From the moment that Julie Andrews set foot on stage at the age of ten and performed in her parents’ vaudeville act to the ﬁrst time she took New York by storm at the age of 20 in My Fair Lady, and in all her movie musical triumphs in The Sound of Music, Mary Poppins and Victor/Victoria, it was her singing voice that made her the darling of Broadway and the silver screen and adored by millions of fans around the world.
Then in 1996, Julie’s angelic voice was silenced by surgery to remove noncancerous nodules. Most singers would have been devastated and defeated by such a tragedy. But Julie didn’t quit-she found another voice for her passion for life and her core beliefs.
She and her daughter Emma Walton Hamilton co-authored the Julie Andrews Collection of children’s books designed to “nurture the imagination and celebrate a sense of wonder.” Julie says, “Books are just like songs-they are both all about the words. You can have a lovely melody, but if the words aren’t there to sell it, it won’t work. I really feel that these books are an extension of my singing voice.”
Julie and her daughter Emma sat down with GRAND Magazine to talk about their book collection and collaboration-but ﬁrst, Julie just had to tell us all about her family.
We are the oddest mixture of family. There’s his, mine and ours. The ﬁrst two children are Blake’s [Blake Edwards] children from a former marriage: Jennifer and Geoffrey. Then comes Emma [from Julie’s marriage to Tony Walton]. Then comes ours.
Blake and I had both given up on having kids, so adopting was our choice. The adoption agency said we had to get permission from our three children before we could adopt a baby. They had to know if the kids were dead-set against this or had major problems with this. I think they all had issues with it but were generous enough to let us go ahead with it. So we adopted Amy Leigh and Joanna Lynn [Vietnamese orphans adopted by Julie and Blake].
And now let me tell you about the grandchildren! Jenny’s daughter, Hannah, is 13 years old and terriﬁcally talented and terribly bright and a wonderful dancer. She wrote a poem about dancing, and it’s one of the best poems I’ve ever read. It says, ‘I cry dance, I laugh dance, I’m not myself unless I dance.’ It’s an amazing job for a 13-year-old. She’s really going to be something. She’s very sweet. Hannah is really a beautiful old soul.
Geoffrey’s daughter, Isabelle, is 12. She’s long and lanky and very beautiful. She is an original. There’s a quiet dignity about her, but she’s very huggy and a dear young girl. His son, Henry, is two and a half. They call him Hank and he’s all boy. All he says is baseball, football! And all I have to do is watch the football game with him on television and he yells, ‘Look, touchdown!’ He looks like pictures of the angel Gabriel, and he really is an angel.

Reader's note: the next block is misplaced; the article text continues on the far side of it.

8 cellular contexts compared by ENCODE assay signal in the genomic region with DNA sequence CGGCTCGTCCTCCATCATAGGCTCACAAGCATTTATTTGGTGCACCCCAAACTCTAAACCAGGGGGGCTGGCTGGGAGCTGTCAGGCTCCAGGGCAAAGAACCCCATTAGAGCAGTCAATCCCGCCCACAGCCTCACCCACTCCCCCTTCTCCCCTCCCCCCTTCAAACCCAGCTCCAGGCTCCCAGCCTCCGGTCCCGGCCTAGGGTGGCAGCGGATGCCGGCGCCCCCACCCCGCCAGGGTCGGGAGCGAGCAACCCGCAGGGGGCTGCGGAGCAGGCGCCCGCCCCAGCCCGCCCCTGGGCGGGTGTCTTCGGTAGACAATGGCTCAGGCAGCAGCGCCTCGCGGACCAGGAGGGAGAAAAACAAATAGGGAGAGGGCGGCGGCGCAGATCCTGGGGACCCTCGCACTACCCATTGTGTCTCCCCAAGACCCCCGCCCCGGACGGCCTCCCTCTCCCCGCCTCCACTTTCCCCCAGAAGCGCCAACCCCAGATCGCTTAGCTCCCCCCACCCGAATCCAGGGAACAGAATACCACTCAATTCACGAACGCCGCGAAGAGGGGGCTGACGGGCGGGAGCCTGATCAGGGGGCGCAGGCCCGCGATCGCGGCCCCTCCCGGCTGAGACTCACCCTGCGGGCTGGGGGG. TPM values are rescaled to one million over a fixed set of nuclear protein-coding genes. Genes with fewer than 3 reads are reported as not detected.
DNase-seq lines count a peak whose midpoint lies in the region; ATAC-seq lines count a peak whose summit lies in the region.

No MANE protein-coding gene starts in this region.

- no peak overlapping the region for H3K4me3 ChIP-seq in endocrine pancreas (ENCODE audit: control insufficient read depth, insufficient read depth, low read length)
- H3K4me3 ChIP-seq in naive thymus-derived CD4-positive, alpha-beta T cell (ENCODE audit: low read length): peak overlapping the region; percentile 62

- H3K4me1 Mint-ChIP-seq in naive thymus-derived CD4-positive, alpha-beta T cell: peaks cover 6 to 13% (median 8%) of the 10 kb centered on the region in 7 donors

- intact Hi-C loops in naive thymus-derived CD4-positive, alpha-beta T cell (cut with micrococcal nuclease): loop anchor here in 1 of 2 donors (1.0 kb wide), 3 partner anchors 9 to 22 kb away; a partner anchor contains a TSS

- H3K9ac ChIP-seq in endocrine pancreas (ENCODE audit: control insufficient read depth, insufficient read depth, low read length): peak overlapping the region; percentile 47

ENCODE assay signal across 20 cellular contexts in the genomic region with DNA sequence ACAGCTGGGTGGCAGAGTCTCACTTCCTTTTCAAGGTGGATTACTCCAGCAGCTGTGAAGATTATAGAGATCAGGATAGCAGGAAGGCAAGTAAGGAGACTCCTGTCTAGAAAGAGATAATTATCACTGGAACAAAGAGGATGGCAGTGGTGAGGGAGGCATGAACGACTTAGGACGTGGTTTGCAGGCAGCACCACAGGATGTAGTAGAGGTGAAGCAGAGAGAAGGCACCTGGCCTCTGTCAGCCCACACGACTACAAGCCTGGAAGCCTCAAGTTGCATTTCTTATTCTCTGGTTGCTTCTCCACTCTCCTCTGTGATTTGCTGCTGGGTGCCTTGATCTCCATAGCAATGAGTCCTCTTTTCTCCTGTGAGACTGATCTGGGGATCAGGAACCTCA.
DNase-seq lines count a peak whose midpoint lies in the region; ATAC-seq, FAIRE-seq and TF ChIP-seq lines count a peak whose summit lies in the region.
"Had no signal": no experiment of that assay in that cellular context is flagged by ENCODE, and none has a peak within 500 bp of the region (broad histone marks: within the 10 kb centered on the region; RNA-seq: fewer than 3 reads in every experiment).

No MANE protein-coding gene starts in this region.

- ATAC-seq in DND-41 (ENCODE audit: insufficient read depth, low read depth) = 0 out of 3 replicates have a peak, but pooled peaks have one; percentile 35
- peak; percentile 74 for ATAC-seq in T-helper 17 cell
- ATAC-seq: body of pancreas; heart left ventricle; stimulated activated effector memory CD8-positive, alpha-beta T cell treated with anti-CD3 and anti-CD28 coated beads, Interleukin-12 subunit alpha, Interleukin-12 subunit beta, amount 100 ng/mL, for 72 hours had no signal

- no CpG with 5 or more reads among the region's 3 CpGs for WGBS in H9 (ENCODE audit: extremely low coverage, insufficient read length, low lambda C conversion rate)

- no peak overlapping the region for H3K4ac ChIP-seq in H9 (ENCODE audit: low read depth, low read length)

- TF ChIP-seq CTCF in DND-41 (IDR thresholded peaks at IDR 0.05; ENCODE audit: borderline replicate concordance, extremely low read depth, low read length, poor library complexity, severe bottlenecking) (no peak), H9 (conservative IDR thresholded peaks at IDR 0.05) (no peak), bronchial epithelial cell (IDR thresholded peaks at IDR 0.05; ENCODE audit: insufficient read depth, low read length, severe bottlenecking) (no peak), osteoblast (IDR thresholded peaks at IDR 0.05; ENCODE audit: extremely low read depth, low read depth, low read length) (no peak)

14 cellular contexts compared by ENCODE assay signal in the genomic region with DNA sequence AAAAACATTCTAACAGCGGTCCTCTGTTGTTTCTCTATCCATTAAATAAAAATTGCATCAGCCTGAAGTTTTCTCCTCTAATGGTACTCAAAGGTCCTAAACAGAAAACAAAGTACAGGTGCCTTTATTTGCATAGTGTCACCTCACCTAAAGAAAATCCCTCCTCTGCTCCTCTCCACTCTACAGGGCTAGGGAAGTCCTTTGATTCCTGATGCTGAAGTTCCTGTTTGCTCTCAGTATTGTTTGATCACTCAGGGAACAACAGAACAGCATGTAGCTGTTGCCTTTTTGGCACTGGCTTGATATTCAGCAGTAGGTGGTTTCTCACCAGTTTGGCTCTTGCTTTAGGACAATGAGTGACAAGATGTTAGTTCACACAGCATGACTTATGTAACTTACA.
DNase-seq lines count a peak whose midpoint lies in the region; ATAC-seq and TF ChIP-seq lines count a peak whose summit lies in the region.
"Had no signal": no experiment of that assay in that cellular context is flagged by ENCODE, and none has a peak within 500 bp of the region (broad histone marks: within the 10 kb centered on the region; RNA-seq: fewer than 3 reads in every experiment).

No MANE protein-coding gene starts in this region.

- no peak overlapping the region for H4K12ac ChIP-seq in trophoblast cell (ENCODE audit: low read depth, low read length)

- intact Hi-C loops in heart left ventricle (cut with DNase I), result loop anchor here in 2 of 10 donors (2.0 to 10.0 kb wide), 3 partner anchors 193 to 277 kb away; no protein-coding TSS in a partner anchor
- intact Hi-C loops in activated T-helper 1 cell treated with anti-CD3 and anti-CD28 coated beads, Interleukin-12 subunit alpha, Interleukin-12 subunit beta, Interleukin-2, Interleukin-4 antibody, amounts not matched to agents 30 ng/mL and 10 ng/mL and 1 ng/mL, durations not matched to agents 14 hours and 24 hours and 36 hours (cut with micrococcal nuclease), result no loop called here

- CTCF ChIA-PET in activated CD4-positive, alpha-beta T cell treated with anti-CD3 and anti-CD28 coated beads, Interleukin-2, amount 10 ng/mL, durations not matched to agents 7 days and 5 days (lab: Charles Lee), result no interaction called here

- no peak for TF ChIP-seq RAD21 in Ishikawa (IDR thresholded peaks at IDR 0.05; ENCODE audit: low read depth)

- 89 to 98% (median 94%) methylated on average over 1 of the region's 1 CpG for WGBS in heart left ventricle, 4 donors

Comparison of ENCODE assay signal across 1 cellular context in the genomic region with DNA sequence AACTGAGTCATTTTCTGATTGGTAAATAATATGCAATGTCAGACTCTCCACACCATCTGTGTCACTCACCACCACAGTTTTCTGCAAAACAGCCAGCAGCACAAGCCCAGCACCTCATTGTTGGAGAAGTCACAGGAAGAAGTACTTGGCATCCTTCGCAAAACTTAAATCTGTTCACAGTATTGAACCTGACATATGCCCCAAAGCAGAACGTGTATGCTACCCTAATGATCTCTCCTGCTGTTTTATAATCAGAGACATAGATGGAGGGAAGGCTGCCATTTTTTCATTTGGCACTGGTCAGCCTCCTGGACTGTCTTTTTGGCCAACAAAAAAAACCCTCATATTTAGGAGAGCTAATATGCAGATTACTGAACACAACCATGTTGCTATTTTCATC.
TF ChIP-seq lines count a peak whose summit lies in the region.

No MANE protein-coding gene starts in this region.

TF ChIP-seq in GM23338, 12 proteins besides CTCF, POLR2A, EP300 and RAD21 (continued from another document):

Amy has a little boy, Max, who is wonderfully bright. He’s a technical wizard who can do absolutely anything with a computer. His daddy is an animator, and this little boy loves to draw. I can tell you becoming a grandparent is truly life changing. It’s all about knowing the magic and knowing the miracle you’ve felt as a young parent having your own child and giving birth, which is one miracle women are allowed to have.
I was so thrilled when Emma told me she was pregnant. I was trying so hard to be good and not be a pushy mum and all that, but when she said she was pregnant, I said, ‘Yes! That’s it!’ And then seeing your daughter go through that same miracle is amazing. The second thing is having the gift of watching your grandchildren grow up and develop. When you are so focused on your own children, you don’t see those magical moments. They’re born out of you, and suddenly they are so far ahead that you think, ‘I didn’t do anything.’
Emma’s son, Sam, is divine. He is a gentle boy, but he’s all boy. He’s only ten, but he’s the kind others go to see for his guidance and leadership. And he’s a huge baseball fan. And he gives the best hugs. I say to him, ‘I miss one of my Sam hugs, and I’ve got to have one.’ And he gives me one.
The day Sam was born-the thing is I wasn’t able to be there. I was in Victor/Victoria, and he was born on a Friday, and I had two shows the next day. The wonder of it was I was waiting, waiting, waiting. And in the wee hours of the morning the phone rang. And I heard Emma say, ‘Hi mom, it’s done.’ The fact that she called was so wonderful.
And then there’s Emma’s little girl, Hope. Little Hopey is two and a half and naked as often as possible with her heels up in the air. For her, life is so full of joy and it’s all about her. I had her on the phone today, and she said, ‘Grandmum, I’m home!’ It’s like she’s saying, ‘Here I am! Back in your life and aren’t you happy?’ She’s going to be something. She’s dynamite. Because she was two months’ premature she has very mild cerebral palsy-all in the lower body, the legs. Cognitively, she has no impairment whatsoever; she’s verbal, she’s feisty, she’s really hilarious, in fact. She has slight motor impairment that she’s getting physical therapy for, and she’s just ﬁne.
I was there for Hope. I was in the hospital and looking after Sam. I was the one driving Emma to the hospital, and she was saying, ‘Quick, mum, quick,’ because her water had broken. It was a frightening experience. You can’t imagine what a mum goes through when her baby is going through something like this.
Julie loves talking about her grandkids as much as they love it when they discover that their grandmum is everybody’s favorite nanny, Mary Poppins.
Her daughter Emma says, “The ﬁrst time my son saw Mary Poppins he was at a friend’s house. He was about three and went up to the television screen, and I could see him looking and squinting and listening; and he could tell there was something registering, but he couldn’t quite place what the familiarity was.
I was purposely not saying anything and just watching, and ﬁnally I went over to him and said, ‘Do you recognize that lady?’ And he said he did. And I said, ‘Do you think you know who that is?’ And he said he did. And you could see he was thinking and thinking. And I said, ‘You think, maybe Grandmum Julie?’ And he exclaimed, ‘Yes!'”
Isn’t that a great story? He had no idea who it was until she mentioned my name! But boy, did I rate the next day. He came in and said, ‘Hello, Grandmum! I saw your movie last night!’